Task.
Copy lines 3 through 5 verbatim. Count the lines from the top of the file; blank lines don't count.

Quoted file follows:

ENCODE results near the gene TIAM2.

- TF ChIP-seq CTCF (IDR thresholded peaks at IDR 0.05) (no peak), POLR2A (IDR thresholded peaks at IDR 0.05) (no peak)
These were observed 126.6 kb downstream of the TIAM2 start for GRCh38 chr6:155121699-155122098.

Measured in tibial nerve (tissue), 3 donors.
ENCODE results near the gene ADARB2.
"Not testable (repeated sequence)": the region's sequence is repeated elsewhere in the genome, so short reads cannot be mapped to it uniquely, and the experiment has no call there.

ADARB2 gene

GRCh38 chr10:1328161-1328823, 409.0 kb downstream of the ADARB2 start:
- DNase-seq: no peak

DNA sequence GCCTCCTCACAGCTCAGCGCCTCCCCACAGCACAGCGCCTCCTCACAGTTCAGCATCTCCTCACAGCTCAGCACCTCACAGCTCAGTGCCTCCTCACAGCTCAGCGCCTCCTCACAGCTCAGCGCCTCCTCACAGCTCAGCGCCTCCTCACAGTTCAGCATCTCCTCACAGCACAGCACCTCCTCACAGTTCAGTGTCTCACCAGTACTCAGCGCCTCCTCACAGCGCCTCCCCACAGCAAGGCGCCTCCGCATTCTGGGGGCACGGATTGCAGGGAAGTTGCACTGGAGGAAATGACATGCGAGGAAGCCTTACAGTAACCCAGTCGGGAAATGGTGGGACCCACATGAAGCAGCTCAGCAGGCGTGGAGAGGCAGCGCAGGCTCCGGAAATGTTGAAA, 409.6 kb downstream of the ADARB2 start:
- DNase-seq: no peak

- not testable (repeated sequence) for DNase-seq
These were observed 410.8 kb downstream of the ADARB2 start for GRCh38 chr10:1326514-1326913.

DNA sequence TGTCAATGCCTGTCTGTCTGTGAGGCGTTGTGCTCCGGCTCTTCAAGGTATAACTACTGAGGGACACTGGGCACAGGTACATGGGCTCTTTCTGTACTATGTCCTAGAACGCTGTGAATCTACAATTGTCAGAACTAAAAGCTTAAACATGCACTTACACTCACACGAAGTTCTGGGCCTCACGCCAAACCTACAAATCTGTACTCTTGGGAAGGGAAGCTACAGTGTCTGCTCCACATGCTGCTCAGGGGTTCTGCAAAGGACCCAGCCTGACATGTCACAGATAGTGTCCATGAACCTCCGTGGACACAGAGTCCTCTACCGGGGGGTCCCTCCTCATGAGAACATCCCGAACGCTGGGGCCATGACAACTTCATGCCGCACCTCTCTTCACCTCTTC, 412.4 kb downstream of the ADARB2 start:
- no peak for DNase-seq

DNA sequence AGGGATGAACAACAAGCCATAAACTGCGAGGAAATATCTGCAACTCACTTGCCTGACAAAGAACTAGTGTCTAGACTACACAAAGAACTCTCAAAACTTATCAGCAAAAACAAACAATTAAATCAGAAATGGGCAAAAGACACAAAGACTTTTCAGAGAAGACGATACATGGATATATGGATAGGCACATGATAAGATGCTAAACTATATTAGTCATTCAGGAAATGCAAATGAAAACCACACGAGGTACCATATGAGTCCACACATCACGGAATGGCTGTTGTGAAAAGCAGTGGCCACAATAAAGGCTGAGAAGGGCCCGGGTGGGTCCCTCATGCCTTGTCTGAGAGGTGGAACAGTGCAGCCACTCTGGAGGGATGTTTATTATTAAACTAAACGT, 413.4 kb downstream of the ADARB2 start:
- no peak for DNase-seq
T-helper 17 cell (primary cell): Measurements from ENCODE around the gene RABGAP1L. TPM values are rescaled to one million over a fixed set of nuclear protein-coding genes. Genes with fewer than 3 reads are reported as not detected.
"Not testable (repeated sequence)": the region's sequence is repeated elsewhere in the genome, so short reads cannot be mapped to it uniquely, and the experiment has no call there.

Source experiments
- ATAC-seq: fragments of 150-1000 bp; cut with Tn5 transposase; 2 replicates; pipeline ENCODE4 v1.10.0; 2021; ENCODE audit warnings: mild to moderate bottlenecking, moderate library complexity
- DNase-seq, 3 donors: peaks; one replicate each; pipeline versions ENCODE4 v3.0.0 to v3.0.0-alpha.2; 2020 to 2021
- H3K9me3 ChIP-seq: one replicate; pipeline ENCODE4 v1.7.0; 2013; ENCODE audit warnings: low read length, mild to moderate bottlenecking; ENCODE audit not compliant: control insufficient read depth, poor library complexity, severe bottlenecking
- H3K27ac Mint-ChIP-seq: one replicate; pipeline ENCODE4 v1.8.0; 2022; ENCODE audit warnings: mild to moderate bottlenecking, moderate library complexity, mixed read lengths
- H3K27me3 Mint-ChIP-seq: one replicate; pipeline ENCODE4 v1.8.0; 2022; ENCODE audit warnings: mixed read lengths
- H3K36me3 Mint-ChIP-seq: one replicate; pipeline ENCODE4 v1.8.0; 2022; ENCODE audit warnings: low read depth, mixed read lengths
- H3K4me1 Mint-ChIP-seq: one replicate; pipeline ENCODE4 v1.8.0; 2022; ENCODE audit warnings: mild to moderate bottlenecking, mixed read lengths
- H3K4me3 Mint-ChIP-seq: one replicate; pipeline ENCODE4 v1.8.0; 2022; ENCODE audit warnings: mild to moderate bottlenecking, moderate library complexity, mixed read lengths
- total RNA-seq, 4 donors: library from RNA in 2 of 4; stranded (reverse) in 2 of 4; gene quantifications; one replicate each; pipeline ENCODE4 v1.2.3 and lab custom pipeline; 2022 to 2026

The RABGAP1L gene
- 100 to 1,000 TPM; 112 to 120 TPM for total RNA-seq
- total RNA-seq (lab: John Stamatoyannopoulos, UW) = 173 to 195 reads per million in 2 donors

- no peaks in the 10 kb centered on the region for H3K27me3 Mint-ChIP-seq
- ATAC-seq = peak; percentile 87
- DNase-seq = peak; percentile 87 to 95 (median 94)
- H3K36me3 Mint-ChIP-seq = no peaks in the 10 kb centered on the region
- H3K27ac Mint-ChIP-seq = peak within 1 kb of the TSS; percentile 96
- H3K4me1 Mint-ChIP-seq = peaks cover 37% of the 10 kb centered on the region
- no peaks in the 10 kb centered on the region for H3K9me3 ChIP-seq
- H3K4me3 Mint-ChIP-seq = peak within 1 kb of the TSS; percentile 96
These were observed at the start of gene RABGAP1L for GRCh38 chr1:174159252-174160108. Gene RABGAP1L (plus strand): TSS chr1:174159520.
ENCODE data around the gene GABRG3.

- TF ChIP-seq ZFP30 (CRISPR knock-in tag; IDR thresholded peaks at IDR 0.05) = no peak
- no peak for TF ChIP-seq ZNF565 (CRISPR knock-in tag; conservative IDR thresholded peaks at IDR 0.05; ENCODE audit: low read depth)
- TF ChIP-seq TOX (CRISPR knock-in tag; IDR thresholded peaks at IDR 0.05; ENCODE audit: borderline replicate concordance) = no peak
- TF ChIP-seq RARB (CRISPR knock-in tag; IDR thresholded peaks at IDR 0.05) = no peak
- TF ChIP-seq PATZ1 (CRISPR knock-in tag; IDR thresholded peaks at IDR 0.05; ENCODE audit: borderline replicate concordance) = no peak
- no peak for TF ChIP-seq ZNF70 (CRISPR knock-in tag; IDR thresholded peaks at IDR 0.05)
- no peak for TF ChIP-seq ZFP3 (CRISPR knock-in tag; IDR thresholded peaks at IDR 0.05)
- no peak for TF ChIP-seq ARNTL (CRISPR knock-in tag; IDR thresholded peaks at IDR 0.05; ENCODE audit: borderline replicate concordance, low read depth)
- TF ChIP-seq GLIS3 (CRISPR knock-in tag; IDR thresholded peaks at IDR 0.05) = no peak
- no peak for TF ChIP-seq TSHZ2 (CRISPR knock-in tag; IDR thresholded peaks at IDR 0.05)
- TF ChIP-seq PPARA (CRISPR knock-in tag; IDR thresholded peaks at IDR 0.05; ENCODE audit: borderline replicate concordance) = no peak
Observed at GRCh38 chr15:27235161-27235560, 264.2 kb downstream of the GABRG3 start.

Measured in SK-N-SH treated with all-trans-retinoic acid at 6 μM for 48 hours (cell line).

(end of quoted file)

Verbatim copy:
These were observed 126.6 kb downstream of the TIAM2 start for GRCh38 chr6:155121699-155122098.

Measured in tibial nerve (tissue), 3 donors.
ENCODE results near the gene ADARB2.